Kingdom.”194 A Canadian withdrawal, however, would have meant breaking up the Force, which was then fighting in the Anzio bridgehead. Neither the Combined Chiefs of Staff nor the Commanders in the Mediterranean favoured such a course. Accordingly arrangements were made to reinforce both the Canadian and United States elements with non-parachutists.195 By October, however, the feeling in Ottawa had grown that “the continued employment of this Special Force on operations detached from those upon which the main forces of the Canadian Army were employed constituted a dispersion of our forces for which there is no special necessity.”196 When, therefore, the Department of National Defence learned from Washington that SHAEF recommended the disbandment of the First Special Service Force, it immediately gave its approval.197
On 5 December the Canadian members of the Force paraded past their American comrades in a final salute at Villeneuve Loubet, and shortly afterwards embarked at Marseilles for Italy. Their operational tour in France had lasted 107 days, during which Canadian casualties had numbered 30 killed, 156 wounded, and four taken prisoner. Landing at Naples on the 9th, by evening they were all at Avellino, where they “received a good reception back into the Canadian Army.”198 Those who had not trained as parachutists re-entered the stream of infantry reinforcements for the 1st Canadian Corps; the remainder, approximately two thirds of the officers and one half of the men, sailed immediately for England to reinforce the 1st Canadian Parachute Battalion.199
A remarkable experiment in military cooperation thus came to an end. In the Force’s two and a half years of existence Canadian and American soldiers forgot differences of nationality in the performance of a common task*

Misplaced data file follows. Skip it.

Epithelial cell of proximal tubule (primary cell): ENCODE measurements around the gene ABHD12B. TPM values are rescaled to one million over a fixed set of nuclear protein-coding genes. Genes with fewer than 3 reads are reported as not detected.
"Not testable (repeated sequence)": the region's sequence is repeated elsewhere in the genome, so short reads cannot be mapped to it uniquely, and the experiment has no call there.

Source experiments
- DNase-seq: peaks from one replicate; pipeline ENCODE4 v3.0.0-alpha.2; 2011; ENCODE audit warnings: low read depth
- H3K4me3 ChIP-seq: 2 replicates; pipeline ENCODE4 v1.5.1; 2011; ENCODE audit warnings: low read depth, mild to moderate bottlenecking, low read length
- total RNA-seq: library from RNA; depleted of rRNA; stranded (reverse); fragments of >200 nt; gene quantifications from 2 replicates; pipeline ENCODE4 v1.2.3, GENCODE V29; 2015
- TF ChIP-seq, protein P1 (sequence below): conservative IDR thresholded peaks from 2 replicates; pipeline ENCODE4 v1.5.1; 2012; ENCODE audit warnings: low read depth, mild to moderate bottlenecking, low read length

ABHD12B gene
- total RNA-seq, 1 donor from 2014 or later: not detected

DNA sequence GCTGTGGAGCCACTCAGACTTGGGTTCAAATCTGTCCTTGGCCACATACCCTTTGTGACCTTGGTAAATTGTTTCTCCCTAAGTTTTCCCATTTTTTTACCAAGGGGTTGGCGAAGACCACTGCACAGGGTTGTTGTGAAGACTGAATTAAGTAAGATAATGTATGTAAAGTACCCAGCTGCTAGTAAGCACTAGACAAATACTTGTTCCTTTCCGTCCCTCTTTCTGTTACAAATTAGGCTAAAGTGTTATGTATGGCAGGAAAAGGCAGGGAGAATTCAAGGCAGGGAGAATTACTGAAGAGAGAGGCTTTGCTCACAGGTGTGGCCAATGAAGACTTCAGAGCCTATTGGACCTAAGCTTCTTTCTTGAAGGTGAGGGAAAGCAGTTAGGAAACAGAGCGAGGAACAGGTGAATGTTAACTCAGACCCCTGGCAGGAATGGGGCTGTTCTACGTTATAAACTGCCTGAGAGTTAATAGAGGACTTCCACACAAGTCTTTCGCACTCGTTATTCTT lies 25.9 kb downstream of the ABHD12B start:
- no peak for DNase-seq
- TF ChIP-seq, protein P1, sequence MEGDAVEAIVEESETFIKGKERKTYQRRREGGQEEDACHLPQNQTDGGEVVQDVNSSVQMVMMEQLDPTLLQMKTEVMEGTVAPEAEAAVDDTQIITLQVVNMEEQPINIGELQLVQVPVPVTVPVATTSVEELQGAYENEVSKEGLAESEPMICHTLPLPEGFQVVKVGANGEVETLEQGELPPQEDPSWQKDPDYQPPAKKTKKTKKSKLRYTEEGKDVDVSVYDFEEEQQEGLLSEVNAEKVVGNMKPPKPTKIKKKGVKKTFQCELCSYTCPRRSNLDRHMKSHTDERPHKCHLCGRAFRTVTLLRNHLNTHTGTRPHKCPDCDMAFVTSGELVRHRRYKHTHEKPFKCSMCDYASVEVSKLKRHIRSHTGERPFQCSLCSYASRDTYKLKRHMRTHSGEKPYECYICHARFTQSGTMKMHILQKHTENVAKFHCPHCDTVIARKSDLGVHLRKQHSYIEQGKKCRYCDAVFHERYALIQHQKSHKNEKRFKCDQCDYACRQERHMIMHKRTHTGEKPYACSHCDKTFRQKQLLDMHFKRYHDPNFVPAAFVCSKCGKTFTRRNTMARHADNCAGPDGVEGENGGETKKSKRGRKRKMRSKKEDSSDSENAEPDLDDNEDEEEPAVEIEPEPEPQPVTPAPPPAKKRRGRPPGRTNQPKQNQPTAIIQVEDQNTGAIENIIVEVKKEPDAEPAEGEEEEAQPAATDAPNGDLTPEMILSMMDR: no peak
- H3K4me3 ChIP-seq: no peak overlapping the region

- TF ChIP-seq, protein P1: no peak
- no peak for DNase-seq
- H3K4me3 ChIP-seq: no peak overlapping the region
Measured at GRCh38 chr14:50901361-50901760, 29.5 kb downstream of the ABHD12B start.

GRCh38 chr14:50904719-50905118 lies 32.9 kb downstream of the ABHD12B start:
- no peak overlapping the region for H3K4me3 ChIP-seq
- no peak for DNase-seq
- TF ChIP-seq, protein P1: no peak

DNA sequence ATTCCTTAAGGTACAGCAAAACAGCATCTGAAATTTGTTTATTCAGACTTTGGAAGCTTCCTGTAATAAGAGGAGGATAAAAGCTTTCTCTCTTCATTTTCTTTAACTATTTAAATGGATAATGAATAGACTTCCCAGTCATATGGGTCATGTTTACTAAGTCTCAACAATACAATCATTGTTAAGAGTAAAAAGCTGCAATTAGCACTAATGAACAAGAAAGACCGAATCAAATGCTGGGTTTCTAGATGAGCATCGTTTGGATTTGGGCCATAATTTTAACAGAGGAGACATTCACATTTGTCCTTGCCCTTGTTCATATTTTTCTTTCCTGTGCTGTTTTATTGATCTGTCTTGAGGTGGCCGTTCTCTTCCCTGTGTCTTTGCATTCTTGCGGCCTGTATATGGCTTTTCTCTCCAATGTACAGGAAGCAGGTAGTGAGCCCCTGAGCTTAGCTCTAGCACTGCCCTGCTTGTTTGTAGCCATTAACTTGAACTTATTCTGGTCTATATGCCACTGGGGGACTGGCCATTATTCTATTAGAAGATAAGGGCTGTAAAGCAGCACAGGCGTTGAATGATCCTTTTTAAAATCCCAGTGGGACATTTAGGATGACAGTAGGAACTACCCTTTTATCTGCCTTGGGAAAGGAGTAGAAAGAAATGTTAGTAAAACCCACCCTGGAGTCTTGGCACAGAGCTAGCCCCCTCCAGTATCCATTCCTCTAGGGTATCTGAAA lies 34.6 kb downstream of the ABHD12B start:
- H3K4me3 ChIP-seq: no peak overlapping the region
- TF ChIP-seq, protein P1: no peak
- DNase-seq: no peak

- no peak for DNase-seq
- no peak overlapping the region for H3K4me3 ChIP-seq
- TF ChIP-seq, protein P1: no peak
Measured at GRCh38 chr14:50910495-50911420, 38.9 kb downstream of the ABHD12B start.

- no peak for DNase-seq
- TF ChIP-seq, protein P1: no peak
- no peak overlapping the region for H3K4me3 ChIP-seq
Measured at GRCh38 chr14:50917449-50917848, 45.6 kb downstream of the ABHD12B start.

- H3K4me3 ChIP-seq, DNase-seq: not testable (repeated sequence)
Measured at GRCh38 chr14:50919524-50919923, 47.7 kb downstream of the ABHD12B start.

* Yet it must be recorded that as they compared their lot with that of their American companions-in-arms and the rest of the Canadian army from which they were separated, the members of the 1st Canadian Special Service Battalion could observe certain inequalities that arose almost inevitably from the administrative problems peculiar to their unit. As already noted, these problems are discussed in Volume I of this History.
– whether in training together on the snowy plains and hills of Montana and the rain-soaked Aleutian tundra, or fighting shoulder to shoulder in the mountains before Cassino, in the Anzio beachhead and along the Riviera coast. In these operations the Force lost some 450 killed, of whom 155 were Canadians. It gained an enviable reputation as a first-class international fighting unit.
The Final Allied Offensive in Italy, 9 April–2 May
Although the 1st Canadian Corps had left the Mediterranean before Field-Marshal Alexander opened his final offensive in that theatre, it seems appropriate to include a brief account of the fighting that ended the campaign in which Canadians had played so important a part.